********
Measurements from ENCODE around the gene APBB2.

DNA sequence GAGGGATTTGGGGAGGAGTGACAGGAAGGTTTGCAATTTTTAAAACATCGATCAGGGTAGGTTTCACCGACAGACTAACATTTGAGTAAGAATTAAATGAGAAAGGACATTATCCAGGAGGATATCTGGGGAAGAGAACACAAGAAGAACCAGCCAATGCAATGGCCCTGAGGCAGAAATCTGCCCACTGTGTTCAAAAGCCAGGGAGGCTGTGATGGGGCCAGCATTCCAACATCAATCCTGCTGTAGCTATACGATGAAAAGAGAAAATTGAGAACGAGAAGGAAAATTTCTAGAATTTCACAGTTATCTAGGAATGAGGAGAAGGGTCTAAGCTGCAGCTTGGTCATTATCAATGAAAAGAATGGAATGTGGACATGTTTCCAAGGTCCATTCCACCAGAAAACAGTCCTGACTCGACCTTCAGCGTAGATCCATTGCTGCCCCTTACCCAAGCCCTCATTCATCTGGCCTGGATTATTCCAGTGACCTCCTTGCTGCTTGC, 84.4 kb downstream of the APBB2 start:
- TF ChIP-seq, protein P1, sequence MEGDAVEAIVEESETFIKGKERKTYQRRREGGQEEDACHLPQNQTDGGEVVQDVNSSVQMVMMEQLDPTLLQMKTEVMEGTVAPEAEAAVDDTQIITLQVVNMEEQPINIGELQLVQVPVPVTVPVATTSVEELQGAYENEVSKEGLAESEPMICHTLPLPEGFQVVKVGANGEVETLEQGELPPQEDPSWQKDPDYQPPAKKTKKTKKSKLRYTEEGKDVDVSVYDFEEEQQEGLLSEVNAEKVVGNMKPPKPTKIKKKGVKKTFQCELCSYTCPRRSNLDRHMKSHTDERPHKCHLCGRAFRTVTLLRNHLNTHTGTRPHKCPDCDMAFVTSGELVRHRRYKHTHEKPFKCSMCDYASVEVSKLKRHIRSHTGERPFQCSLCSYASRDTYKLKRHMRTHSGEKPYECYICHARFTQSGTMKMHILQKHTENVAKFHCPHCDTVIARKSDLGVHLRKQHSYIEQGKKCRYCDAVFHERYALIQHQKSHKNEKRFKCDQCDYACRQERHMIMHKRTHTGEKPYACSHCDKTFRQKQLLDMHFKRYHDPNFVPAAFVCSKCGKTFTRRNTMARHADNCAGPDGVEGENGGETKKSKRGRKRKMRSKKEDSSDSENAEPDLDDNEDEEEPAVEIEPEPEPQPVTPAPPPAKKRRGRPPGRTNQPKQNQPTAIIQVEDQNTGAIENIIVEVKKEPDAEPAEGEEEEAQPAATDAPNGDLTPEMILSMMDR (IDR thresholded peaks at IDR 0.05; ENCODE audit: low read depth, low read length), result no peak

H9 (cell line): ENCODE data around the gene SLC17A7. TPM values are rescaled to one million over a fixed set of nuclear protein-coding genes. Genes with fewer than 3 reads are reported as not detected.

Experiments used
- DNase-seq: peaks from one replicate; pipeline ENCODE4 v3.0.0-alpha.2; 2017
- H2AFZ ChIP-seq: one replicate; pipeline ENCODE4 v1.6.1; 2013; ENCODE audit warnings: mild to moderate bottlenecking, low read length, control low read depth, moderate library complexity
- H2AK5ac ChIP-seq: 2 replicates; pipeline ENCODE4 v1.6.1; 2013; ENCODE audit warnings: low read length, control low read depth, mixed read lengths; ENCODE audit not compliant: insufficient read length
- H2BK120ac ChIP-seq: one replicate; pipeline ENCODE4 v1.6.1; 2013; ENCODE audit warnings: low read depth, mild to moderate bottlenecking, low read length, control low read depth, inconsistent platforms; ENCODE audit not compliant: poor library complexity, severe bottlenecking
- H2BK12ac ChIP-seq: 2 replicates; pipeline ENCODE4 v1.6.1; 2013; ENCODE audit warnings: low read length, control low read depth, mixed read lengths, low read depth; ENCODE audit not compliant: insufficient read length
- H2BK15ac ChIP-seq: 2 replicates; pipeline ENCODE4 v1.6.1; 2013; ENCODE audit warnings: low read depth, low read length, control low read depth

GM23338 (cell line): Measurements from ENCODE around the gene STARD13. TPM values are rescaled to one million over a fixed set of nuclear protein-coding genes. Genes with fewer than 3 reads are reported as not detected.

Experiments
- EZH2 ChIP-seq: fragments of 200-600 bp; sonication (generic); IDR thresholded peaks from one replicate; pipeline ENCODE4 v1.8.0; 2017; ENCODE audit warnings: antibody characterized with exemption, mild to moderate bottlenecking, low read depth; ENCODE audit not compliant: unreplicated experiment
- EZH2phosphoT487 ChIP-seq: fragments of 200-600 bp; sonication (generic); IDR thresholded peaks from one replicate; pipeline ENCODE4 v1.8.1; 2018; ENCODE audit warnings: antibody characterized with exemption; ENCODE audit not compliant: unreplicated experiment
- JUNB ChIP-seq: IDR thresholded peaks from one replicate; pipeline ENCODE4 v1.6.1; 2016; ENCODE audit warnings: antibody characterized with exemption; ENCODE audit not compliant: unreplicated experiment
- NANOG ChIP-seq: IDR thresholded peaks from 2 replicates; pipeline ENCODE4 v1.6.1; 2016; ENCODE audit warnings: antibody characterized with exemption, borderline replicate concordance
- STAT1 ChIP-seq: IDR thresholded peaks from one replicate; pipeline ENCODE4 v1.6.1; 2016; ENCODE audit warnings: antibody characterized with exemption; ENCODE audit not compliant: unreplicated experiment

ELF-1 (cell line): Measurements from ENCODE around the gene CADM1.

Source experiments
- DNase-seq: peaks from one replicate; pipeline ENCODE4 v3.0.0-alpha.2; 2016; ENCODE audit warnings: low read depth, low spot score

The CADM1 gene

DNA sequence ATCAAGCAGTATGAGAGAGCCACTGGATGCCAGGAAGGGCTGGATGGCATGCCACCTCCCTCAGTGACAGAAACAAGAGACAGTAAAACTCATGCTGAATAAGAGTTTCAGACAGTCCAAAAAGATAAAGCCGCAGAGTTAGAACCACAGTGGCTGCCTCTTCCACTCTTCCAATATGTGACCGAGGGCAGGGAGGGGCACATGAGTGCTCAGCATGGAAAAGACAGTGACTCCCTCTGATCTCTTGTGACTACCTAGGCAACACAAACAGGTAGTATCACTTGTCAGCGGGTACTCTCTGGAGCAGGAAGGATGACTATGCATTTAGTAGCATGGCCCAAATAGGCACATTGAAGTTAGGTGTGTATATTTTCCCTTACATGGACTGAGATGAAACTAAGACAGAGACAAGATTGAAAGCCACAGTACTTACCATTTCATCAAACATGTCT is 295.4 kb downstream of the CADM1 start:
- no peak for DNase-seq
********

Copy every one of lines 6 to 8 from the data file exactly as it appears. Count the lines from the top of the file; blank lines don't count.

- DNase-seq: peaks from one replicate; pipeline ENCODE4 v3.0.0-alpha.2; 2017
- H2AFZ ChIP-seq: one replicate; pipeline ENCODE4 v1.6.1; 2013; ENCODE audit warnings: mild to moderate bottlenecking, low read length, control low read depth, moderate library complexity
- H2AK5ac ChIP-seq: 2 replicates; pipeline ENCODE4 v1.6.1; 2013; ENCODE audit warnings: low read length, control low read depth, mixed read lengths; ENCODE audit not compliant: insufficient read length